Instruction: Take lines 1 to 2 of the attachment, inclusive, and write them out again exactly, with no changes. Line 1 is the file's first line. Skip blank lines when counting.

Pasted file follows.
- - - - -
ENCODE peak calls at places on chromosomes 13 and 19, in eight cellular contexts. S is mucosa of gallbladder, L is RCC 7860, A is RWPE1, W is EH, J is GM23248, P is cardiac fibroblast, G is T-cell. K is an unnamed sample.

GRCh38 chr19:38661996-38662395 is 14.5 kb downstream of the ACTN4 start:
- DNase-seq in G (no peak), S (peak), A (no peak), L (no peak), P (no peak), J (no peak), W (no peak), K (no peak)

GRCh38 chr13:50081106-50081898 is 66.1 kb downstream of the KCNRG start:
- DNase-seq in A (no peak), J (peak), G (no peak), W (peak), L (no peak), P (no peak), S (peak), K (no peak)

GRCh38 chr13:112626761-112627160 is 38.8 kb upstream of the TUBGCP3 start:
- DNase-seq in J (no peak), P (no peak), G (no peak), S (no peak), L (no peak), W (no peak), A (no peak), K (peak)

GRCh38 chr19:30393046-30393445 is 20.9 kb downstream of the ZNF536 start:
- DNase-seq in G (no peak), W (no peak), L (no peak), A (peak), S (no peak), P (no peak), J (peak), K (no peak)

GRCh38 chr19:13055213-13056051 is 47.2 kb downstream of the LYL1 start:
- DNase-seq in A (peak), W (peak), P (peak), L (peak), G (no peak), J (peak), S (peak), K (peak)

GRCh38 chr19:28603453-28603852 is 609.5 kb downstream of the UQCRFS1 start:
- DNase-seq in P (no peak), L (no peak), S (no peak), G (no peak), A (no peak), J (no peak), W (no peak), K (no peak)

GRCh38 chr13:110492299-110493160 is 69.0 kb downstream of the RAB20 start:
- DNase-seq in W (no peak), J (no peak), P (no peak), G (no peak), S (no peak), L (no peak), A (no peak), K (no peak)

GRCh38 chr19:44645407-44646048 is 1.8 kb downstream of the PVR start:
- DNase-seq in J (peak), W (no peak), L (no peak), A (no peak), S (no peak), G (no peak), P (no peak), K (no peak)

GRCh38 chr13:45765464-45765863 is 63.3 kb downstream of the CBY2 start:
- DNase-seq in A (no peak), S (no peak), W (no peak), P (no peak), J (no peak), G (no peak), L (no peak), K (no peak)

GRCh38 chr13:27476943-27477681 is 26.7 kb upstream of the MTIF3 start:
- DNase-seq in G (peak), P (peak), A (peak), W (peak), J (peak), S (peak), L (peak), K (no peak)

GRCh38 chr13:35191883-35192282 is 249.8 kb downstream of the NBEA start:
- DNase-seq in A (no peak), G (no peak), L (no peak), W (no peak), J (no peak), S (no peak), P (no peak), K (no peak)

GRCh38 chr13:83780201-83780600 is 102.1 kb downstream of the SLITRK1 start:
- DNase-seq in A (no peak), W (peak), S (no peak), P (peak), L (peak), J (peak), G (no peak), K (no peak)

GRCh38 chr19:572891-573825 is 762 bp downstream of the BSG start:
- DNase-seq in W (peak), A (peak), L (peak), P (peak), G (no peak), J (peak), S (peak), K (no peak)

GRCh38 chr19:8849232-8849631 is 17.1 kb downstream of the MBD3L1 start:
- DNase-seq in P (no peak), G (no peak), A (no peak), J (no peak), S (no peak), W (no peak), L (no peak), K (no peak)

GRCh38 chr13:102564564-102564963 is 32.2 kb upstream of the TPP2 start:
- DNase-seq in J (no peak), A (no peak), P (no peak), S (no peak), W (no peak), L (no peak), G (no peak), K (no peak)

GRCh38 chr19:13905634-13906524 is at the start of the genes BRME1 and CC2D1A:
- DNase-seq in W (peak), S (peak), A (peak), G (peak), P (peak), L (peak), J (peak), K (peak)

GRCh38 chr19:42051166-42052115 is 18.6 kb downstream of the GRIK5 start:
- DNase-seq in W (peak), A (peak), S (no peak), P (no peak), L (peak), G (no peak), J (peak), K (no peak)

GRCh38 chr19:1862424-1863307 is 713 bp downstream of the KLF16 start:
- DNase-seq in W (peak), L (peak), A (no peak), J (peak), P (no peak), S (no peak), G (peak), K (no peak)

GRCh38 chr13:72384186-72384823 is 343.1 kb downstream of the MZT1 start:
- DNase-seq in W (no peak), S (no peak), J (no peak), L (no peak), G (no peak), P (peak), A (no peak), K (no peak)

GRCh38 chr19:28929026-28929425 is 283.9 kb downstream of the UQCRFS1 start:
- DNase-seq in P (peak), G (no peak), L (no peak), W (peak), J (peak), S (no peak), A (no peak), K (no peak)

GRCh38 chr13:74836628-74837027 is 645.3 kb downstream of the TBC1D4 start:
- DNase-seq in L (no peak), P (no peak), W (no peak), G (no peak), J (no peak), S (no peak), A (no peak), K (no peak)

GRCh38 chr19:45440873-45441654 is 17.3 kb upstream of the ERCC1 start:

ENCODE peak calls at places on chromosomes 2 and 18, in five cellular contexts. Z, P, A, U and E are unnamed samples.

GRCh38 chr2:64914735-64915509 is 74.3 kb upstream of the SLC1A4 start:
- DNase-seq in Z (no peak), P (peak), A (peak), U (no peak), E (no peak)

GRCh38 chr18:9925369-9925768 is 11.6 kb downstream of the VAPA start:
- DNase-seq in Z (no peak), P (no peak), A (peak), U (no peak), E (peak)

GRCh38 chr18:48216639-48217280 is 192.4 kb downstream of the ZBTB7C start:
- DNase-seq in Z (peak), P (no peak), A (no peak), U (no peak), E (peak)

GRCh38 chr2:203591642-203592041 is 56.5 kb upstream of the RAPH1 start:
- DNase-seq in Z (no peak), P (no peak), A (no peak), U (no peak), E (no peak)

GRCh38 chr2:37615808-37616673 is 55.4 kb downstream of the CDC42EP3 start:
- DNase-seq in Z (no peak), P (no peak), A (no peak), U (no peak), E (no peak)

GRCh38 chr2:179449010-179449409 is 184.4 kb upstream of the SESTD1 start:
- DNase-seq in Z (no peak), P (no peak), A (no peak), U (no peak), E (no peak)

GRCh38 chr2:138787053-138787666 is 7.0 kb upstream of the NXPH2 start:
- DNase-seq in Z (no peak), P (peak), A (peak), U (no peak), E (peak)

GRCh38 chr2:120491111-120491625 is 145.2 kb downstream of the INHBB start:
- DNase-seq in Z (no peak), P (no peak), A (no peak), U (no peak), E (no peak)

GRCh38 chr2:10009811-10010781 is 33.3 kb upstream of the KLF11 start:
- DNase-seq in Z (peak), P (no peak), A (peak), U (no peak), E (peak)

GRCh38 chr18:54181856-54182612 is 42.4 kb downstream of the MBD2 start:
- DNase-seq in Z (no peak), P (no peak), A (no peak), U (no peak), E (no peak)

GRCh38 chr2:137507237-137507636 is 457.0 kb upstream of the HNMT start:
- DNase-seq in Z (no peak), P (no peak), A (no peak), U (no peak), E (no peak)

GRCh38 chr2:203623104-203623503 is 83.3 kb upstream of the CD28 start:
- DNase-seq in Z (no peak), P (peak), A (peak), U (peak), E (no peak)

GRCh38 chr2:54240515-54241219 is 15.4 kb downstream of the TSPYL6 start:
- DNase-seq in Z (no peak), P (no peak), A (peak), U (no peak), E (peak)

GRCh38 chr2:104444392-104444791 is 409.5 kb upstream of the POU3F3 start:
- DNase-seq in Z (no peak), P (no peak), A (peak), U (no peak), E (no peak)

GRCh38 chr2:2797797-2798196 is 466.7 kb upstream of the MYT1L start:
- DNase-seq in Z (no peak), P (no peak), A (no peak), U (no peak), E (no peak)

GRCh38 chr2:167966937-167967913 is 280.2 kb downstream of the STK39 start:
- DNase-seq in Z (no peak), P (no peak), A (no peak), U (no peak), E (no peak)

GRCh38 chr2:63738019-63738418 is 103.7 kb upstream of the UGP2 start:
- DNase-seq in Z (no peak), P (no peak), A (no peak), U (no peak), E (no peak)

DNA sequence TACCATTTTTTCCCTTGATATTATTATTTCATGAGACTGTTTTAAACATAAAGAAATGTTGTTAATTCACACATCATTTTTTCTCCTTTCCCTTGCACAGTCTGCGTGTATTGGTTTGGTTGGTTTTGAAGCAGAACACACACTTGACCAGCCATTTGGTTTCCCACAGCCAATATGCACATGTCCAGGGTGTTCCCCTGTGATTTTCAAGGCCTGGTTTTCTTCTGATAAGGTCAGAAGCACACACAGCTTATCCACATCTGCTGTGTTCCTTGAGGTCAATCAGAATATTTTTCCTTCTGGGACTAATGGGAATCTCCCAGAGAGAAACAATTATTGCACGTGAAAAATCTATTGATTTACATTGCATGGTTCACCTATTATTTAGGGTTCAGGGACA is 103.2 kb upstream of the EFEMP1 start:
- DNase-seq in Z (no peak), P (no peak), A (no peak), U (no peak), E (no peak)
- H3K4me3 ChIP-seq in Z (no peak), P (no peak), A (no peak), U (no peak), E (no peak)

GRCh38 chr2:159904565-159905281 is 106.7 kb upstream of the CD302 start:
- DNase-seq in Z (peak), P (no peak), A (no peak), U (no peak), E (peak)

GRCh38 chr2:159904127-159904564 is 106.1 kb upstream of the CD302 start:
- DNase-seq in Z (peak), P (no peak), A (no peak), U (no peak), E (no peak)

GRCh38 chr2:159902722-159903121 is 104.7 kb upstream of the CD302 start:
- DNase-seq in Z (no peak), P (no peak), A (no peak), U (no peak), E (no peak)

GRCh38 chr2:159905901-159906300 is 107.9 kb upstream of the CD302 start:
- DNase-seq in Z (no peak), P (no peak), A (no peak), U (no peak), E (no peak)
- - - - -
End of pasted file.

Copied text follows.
ENCODE peak calls at places on chromosomes 13 and 19, in eight cellular contexts. S is mucosa of gallbladder, L is RCC 7860, A is RWPE1, W is EH, J is GM23248, P is cardiac fibroblast, G is T-cell. K is an unnamed sample.

GRCh38 chr19:38661996-38662395 is 14.5 kb downstream of the ACTN4 start: